Can a tenants association sue a management company for breach of contract due to failure to manage the building’s financial accounts appropriately?

UPDATED: Aug 19, 2011

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Can a tenants association sue a management company for breach of contract due to failure to manage the building’s financial accounts appropriately?

Our management company was hired to manage the building’s finances and to provide guidance to the building’s board of directors. We have a long list of instances where the management company clearly failed to diligently collect late payments/fees, communicate with the building’s attorney, apply funds to the correct unit accounts, provide information to the board (which subsequently caused the board to lose significant amounts of money), etc. Our new management company says we have no case and that it would cost more to sue them that we would ever get back. Is this true?

Asked on August 19, 2011 Maryland


FreeAdvice Contributing Attorney / FreeAdvice Contributing Attorney

Answered 11 years ago | Contributor

A tenant's association can sue a management company for breach of a contract to manage the buidling's financial accounts in an acceptable manner according to acceptable practices in the industry.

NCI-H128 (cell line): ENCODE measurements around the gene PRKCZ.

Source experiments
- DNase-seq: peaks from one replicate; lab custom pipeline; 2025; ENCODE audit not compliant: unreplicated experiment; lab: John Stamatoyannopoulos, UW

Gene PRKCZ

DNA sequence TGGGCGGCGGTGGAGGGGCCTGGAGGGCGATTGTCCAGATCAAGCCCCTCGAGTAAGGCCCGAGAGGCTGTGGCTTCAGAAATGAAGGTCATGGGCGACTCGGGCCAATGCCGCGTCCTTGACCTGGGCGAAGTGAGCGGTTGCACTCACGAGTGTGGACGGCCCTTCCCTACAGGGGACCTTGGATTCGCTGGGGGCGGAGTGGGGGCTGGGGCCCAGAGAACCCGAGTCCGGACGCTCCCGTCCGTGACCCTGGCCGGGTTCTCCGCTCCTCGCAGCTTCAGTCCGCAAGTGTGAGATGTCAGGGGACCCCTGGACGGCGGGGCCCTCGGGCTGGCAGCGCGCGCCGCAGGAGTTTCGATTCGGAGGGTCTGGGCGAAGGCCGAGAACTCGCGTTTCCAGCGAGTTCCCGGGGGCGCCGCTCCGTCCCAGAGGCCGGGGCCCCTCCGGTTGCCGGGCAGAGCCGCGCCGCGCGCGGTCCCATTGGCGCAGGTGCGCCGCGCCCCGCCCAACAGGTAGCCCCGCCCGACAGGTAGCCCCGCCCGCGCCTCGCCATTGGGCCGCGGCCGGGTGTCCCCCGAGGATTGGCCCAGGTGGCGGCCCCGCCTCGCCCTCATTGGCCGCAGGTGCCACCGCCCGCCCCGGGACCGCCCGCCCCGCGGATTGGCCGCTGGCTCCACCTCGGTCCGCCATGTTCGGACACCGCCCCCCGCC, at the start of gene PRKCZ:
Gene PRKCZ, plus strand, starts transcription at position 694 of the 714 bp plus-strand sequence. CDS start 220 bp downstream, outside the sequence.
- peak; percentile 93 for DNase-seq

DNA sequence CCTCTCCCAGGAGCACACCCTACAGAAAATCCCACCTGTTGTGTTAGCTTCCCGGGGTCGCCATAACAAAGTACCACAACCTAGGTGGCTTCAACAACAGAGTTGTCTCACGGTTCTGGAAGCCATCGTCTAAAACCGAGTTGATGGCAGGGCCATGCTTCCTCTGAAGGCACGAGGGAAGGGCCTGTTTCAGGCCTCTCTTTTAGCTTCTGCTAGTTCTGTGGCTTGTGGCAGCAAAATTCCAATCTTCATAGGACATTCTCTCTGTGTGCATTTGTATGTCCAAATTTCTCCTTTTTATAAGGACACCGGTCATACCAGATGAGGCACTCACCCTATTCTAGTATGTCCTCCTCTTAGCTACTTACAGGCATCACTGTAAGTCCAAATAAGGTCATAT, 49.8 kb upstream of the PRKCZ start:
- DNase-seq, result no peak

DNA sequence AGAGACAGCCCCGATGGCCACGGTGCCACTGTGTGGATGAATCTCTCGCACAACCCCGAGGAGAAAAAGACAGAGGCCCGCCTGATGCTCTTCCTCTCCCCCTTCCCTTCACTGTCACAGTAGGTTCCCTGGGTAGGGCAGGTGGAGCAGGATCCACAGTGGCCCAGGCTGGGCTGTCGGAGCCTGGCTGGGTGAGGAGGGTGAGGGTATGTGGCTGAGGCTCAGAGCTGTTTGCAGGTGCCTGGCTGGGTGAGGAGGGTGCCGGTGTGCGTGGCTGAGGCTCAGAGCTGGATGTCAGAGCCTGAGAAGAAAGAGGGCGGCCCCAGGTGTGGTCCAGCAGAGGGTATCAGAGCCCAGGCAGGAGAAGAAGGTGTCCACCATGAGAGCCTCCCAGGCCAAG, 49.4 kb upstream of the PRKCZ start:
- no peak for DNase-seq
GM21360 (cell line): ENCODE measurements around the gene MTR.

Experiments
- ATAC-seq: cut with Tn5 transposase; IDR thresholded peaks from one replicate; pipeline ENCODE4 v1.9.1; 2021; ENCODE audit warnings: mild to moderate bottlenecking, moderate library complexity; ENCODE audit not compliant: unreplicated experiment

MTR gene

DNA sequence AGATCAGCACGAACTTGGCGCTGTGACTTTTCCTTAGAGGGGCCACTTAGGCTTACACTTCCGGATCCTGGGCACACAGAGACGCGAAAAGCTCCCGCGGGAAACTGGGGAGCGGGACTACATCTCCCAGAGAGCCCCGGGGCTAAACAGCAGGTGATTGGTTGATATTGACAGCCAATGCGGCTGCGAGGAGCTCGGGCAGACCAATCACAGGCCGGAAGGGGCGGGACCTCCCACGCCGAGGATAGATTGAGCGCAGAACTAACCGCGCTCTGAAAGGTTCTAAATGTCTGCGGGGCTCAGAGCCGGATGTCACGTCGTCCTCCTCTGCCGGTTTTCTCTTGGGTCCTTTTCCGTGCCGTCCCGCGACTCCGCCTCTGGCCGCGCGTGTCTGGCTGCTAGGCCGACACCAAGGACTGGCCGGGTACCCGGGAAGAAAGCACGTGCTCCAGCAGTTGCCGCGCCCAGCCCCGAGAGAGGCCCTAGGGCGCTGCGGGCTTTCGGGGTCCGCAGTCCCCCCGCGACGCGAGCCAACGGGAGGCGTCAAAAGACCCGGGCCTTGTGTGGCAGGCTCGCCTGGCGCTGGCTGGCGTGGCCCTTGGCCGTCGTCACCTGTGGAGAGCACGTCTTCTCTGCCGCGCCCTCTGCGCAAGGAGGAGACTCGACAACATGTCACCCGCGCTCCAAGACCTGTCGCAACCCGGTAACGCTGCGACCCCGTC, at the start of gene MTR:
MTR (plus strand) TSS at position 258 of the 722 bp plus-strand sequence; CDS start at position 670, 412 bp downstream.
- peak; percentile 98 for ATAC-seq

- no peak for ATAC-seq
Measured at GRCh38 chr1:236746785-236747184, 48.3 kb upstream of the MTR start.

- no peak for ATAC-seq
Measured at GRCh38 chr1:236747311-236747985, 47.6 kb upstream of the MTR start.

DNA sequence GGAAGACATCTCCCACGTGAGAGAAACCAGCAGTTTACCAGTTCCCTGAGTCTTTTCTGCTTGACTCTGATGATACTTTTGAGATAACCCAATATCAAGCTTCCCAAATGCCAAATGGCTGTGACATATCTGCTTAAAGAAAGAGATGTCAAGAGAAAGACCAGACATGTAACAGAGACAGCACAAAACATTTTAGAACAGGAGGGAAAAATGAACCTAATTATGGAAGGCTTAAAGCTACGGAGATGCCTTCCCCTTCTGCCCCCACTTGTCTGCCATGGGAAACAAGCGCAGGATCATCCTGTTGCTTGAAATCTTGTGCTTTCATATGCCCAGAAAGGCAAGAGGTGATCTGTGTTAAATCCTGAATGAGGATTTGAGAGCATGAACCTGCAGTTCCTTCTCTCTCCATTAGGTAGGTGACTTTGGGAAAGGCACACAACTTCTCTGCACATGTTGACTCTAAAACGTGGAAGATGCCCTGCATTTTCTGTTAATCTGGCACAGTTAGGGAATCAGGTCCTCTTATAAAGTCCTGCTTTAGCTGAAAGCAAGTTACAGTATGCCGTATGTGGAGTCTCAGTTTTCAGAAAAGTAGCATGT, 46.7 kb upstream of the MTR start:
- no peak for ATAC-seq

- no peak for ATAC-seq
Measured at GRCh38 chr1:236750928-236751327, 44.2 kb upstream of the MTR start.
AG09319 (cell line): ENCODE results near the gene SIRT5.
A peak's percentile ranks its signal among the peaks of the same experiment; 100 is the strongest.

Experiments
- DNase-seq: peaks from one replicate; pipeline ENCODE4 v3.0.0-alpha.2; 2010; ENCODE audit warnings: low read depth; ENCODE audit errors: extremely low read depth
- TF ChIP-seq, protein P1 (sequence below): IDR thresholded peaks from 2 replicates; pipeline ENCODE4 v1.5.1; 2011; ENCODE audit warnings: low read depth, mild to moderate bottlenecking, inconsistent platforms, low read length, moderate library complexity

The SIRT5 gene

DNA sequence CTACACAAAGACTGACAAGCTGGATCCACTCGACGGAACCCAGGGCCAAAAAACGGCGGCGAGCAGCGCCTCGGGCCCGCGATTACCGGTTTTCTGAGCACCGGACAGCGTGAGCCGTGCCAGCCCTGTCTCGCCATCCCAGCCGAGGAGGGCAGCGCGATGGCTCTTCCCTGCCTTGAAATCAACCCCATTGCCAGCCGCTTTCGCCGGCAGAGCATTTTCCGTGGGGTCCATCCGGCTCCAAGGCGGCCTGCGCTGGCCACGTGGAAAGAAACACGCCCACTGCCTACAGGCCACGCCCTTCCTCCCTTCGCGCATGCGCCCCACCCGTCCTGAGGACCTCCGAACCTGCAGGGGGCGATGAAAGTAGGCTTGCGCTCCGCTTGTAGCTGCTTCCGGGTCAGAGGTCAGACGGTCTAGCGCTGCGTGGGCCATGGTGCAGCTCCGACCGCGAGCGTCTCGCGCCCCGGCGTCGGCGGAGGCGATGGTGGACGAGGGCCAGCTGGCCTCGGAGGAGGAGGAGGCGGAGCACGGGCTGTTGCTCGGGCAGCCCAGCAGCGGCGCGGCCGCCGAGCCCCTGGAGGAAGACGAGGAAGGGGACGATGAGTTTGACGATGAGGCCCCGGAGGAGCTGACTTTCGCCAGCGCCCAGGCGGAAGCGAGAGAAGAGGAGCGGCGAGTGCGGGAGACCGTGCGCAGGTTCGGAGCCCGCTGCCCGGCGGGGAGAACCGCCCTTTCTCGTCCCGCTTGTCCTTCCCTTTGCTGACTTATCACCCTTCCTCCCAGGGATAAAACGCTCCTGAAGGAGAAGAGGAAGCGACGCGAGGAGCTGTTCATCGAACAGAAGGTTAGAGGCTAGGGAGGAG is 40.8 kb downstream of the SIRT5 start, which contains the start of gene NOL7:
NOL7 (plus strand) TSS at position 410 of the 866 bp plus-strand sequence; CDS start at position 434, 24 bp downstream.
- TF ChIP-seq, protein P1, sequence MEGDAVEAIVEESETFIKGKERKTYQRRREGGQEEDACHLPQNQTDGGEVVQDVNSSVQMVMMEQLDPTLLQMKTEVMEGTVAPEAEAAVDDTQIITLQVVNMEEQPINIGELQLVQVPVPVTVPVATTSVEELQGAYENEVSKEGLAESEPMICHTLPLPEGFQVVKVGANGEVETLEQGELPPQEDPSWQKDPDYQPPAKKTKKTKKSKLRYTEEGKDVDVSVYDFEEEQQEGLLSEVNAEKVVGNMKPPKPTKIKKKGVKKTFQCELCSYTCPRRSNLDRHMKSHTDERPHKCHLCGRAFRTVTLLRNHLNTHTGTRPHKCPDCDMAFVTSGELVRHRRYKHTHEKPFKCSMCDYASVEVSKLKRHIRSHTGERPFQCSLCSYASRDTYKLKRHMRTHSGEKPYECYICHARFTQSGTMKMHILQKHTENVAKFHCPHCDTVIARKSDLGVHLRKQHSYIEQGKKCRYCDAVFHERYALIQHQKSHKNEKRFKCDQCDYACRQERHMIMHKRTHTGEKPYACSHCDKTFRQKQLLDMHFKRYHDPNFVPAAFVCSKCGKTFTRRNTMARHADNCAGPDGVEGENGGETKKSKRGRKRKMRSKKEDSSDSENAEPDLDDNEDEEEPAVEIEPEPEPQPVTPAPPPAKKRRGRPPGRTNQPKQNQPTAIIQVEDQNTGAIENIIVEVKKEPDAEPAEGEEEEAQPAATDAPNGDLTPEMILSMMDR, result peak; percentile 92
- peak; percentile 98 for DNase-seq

The issues are: 1. is there liability against the prior management company for failing to due its duties adequately, and 2. if so, what are the damages?

The key in any litigation assessment is to ascertain the likelihood of establishing liability, estimating the damages resulting from the liability and estimating the costs of legal fees and court costs for bringing a lawsuit.

If the damages assessed are not significant and the costs of attorneys fees and court costs greatly exceed the amount of the estimated return for litigation, then it really does not make economic sense to pursue the litigation.

In your situation have you considered a small claims case against the former managment company? That might be an option for you if the costs of attorneys fees do not justify a legal action in light of the assessed damages. In small claims court, attorneys do not appear.

Good luck.

IMPORTANT NOTICE: The Answer(s) provided above are for general information only. The attorney providing the answer was not serving as the attorney for the person submitting the question or in any attorney-client relationship with such person. Laws may vary from state to state, and sometimes change. Tiny variations in the facts, or a fact not set forth in a question, often can change a legal outcome or an attorney's conclusion. Although has verified the attorney was admitted to practice law in at least one jurisdiction, he or she may not be authorized to practice law in the jurisdiction referred to in the question, nor is he or she necessarily experienced in the area of the law involved. Unlike the information in the Answer(s) above, upon which you should NOT rely, for personal advice you can rely upon we suggest you retain an attorney to represent you.

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